1) Language learning occurs through the innate language learning mechanism (generative grammar).  Essentially, formal theories say that when we are exposed to language, it is processed by this mechanism, and if there is enough exposure, we will acquire it.  The implications for language teaching are that explicit instruction in grammar or other linguistic features does not lead to acquisition of these features.  Rather, the only way they can be acquired is through extensive exposure.  While some adherents of formal theories would conclude that this means there is no role for the language classroom or instruction, I think it is more common to focus on how the classroom can maximize exposure to the language to enable processing by the language learning mechanism.  This is the source of methods such as comprehensible input, based on the work of Stephen Krashen.  This is also the reasoning behind claims that adult language acquisition is not that different from child language acquisition.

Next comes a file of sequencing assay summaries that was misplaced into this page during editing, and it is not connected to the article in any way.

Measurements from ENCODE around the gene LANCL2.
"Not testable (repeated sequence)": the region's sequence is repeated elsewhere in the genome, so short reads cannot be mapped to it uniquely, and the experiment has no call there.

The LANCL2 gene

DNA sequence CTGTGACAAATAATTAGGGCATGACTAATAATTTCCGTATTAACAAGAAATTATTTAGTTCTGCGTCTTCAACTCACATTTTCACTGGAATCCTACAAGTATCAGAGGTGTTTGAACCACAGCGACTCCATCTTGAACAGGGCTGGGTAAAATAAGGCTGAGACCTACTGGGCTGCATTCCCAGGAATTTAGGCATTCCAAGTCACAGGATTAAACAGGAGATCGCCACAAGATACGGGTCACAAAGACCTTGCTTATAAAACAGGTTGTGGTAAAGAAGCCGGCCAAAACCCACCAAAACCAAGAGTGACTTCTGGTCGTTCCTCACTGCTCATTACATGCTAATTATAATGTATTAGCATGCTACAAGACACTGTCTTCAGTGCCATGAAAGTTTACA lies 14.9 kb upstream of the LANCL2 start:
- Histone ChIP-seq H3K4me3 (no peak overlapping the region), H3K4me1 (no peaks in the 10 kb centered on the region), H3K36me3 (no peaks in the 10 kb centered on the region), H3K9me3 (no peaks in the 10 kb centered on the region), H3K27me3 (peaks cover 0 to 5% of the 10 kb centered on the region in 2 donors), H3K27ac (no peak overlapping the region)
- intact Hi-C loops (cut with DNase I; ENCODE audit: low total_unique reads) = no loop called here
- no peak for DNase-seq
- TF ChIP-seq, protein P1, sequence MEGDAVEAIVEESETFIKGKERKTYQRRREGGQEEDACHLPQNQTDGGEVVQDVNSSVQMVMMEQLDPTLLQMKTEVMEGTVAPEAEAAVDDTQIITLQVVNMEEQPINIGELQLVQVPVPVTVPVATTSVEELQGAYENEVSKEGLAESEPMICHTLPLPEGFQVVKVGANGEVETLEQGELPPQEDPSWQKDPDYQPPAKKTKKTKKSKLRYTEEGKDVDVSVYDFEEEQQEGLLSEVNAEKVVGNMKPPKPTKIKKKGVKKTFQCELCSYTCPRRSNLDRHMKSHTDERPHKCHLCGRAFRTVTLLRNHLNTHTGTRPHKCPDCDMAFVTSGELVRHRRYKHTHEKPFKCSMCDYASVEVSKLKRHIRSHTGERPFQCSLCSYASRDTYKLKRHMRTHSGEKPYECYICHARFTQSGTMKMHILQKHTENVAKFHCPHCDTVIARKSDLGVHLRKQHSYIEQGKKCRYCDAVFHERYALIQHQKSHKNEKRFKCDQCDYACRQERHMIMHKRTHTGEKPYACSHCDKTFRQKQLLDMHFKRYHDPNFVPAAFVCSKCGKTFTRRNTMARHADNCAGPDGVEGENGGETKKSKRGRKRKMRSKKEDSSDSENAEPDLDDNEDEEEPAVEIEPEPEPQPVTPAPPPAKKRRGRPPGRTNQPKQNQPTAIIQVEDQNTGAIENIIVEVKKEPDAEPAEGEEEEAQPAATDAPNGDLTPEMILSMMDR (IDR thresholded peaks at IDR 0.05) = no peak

2) Language as an object of study can be separated from examples of humans using language.  This aspect of formal theories is primarily what distinguishes them from functional theories of language, which I’ll discuss in a future post.  The implication of this is that language has meaning outside of a particular social context, and for this reason an awareness of sociolinguistic or pragmatic features of language is considered additional to an awareness of sounds or grammatical features.  The implication for language teaching is that sociolinguistic or pragmatic awareness is considered an “advanced”, or “extra” skill, while the knowledge of sounds, vocabulary, or grammar is considered to be more basic.